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The Coen Bros fail with No Country for Old Men

no country for old men movie posterAs of now No Country for Old Men has a Rotten Tomatoes rating of 95 percent which is pretty impressive. I doubt any Coen Brothers movie since Fargo has managed that. And after a string of mediocre failures like the Ladykillers and Intolerable Cruelty, all the Coen Bros fanboys, myself included, wanted them to hit it out of the ballpark with No Country for Old Men. The trailer sure made it look like they had. Watching No Country for Old Men makes it clear they haven’t. Some of the blame may lie on the original Cormac McCarthy novel, but No Country for Old Men isn’t a movie, it’s more like a lost episode of McGyver.

Subtract 75 percent of the Coen Brothers traditional sense of humor and 90 percent of their characterization and what’s left in No Country for Old Men is a brief chase with a whole string of violent killings along the way. There are movies that depend on an idiot plot, No Country for Old Men is an idiot plot since everyone involved behaves like an idiot. Llewelyn Moss played adequately by Josh Brolin wanders around a scene filled with bodies and then returns to it. He’s a decent enough survivor but not much else and if it wasn’t for the wry twist that Brolin gives some of his lines, he’d be a complete blank. Tommy Lee Jones as Sheriff Bell is somehow supposed to matter, he’s certainly given the final eulogy but nothing he does is of any use whatsoever and the dialogue and Jones’ performance suggest premature senility rather than world weariness.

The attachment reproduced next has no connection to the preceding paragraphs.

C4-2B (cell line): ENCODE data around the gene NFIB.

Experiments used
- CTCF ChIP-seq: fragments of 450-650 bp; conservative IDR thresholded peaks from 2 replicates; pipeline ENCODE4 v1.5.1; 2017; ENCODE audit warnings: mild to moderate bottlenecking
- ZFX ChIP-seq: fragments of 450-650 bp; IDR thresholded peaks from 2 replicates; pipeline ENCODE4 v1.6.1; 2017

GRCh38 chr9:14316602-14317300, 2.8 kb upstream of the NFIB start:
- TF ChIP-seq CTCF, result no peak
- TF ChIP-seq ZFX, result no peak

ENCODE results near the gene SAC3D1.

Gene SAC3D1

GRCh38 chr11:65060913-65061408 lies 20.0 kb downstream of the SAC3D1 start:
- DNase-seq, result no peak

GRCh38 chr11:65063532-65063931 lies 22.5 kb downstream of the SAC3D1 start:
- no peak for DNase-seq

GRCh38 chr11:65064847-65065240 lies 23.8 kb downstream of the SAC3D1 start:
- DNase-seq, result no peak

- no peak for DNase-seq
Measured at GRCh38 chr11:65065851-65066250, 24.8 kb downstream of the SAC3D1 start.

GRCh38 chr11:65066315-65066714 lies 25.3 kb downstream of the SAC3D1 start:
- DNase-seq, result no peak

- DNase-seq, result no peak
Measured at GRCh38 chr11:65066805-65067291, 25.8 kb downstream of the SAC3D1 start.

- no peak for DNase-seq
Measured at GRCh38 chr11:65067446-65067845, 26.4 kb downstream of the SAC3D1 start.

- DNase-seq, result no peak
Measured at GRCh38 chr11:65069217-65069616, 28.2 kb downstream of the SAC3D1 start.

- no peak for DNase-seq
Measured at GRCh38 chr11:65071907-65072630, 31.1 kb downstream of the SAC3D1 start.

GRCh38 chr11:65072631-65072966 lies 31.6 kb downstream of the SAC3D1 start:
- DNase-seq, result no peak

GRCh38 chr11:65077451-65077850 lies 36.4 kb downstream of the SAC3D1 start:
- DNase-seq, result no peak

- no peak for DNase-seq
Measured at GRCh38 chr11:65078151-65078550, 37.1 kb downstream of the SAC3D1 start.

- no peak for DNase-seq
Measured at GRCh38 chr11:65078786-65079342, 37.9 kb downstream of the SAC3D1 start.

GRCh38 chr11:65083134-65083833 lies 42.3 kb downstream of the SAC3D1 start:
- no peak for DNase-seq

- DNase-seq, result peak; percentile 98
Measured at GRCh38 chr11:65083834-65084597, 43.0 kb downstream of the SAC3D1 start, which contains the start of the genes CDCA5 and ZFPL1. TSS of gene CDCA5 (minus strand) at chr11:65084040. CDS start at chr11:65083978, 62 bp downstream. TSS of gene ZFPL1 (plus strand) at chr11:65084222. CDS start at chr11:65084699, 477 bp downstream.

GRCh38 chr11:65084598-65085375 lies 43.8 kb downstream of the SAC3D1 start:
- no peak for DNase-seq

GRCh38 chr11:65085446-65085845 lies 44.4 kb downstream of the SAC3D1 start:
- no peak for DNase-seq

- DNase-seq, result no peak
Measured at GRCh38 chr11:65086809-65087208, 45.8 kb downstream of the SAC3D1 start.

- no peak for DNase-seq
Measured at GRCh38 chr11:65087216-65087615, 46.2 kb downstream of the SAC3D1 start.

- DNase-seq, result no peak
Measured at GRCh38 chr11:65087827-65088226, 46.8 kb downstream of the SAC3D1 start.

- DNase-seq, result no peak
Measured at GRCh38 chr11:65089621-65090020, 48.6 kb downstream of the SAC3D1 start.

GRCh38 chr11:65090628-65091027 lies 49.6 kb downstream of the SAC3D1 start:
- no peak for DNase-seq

And then there’s Anton Chigurh as played by Javier Bardem, described in the movie and by a lot of reviewers as the Ultimate Badass. No he’s really not. He’s more like a retarded cousin left over from the Adams Family or Raul Julia if he had gotten really chubby and short. He’s not a badass, he’s simply the focal point of an idiot plot in which he walks around half of Texas killing everyone in sight and no one stops him.

To understand just how idiotic the idiot plot in No Country for Old Men is, at one point Anton Chigurh has been hit with a shotgun blast. He stops outside a pharmacy, blows up a car and walks inside the pharmacy full of people and begins taking what he needs. Of course in anything resembling real life, not only do you get noticed when you do that, but the police come. Not in No Country for Old Men though, despite the fact that multiple witnesses have seen his face and he casually leaves his fingerprints everywhere, that he dressed in black in the middle of rural Texas, carries a gun with a massive silencer, has an unusual haircut and has killed about a dozen people… apparently there are no bulletins out for him or police looking for him. He walks into an office building, kills a man, sticks around for a bit and leaves. He does that time and time again.

It’s senseless of course and the highly praised ending of No Country for Old Men is twice as senseless. Reviews praise No Country for Old Men as bleak, but it’s too comic and absurd to be bleak. It’s simply pointless. It pits Josh Brolin’s relatively competent character against a ridiculous incompetent hit man whom the script endows with superpowers until he’s basically Michael Meyers or Freddy Kruger, able to appear anywhere at will, to plan everything out and to go from murder scene to murder scene, completely unnoticed. The idea that No Country for Old Men makes any kind of meaningful statement about violence is as much of a joke as the rivers of similar hype for A History of Violence, but where A History of Violence at least worked as a movie, No Country for Old Men does not.

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